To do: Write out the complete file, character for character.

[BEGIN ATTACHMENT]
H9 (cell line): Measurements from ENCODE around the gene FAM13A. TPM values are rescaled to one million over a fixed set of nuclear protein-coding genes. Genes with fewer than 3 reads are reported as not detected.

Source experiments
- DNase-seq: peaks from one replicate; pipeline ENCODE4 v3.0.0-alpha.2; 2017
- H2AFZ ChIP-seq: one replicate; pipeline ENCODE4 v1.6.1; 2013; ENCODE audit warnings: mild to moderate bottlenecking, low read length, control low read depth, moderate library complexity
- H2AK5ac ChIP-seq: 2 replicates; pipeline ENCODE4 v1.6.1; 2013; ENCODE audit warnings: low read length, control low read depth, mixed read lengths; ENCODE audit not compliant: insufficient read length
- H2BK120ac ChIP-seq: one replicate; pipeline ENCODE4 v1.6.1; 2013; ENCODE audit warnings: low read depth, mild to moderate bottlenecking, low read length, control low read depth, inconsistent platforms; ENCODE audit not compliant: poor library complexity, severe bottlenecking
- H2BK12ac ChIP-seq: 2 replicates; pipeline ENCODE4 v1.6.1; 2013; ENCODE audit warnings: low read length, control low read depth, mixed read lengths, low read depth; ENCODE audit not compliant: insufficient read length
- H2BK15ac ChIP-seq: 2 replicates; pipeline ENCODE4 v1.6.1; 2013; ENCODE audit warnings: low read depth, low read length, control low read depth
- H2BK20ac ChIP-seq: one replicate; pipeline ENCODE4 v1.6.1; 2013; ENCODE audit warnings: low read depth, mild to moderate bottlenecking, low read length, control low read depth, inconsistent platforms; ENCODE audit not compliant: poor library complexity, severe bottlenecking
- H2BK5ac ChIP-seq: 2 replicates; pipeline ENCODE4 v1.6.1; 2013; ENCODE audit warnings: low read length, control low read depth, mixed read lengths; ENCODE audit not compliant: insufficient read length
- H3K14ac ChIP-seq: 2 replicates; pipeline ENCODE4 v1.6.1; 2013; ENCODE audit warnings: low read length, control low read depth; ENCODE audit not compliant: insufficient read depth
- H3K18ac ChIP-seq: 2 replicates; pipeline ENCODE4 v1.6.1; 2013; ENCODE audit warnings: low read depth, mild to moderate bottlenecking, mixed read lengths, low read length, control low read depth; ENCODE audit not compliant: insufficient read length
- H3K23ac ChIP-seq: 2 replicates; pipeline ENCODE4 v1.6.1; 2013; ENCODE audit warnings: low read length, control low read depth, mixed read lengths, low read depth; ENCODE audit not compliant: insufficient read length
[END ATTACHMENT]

H9 (cell line): Measurements from ENCODE around the gene FAM13A. TPM values are rescaled to one million over a fixed set of nuclear protein-coding genes. Genes with fewer than 3 reads are reported as not detected.

Source experiments
- DNase-seq: peaks from one replicate; pipeline ENCODE4 v3.0.0-alpha.2; 2017
- H2AFZ ChIP-seq: one replicate; pipeline ENCODE4 v1.6.1; 2013; ENCODE audit warnings: mild to moderate bottlenecking, low read length, control low read depth, moderate library complexity
- H2AK5ac ChIP-seq: 2 replicates; pipeline ENCODE4 v1.6.1; 2013; ENCODE audit warnings: low read length, control low read depth, mixed read lengths; ENCODE audit not compliant: insufficient read length
- H2BK120ac ChIP-seq: one replicate; pipeline ENCODE4 v1.6.1; 2013; ENCODE audit warnings: low read depth, mild to moderate bottlenecking, low read length, control low read depth, inconsistent platforms; ENCODE audit not compliant: poor library complexity, severe bottlenecking
- H2BK12ac ChIP-seq: 2 replicates; pipeline ENCODE4 v1.6.1; 2013; ENCODE audit warnings: low read length, control low read depth, mixed read lengths, low read depth; ENCODE audit not compliant: insufficient read length
- H2BK15ac ChIP-seq: 2 replicates; pipeline ENCODE4 v1.6.1; 2013; ENCODE audit warnings: low read depth, low read length, control low read depth
- H2BK20ac ChIP-seq: one replicate; pipeline ENCODE4 v1.6.1; 2013; ENCODE audit warnings: low read depth, mild to moderate bottlenecking, low read length, control low read depth, inconsistent platforms; ENCODE audit not compliant: poor library complexity, severe bottlenecking
- H2BK5ac ChIP-seq: 2 replicates; pipeline ENCODE4 v1.6.1; 2013; ENCODE audit warnings: low read length, control low read depth, mixed read lengths; ENCODE audit not compliant: insufficient read length
- H3K14ac ChIP-seq: 2 replicates; pipeline ENCODE4 v1.6.1; 2013; ENCODE audit warnings: low read length, control low read depth; ENCODE audit not compliant: insufficient read depth
- H3K18ac ChIP-seq: 2 replicates; pipeline ENCODE4 v1.6.1; 2013; ENCODE audit warnings: low read depth, mild to moderate bottlenecking, mixed read lengths, low read length, control low read depth; ENCODE audit not compliant: insufficient read length
- H3K23ac ChIP-seq: 2 replicates; pipeline ENCODE4 v1.6.1; 2013; ENCODE audit warnings: low read length, control low read depth, mixed read lengths, low read depth; ENCODE audit not compliant: insufficient read length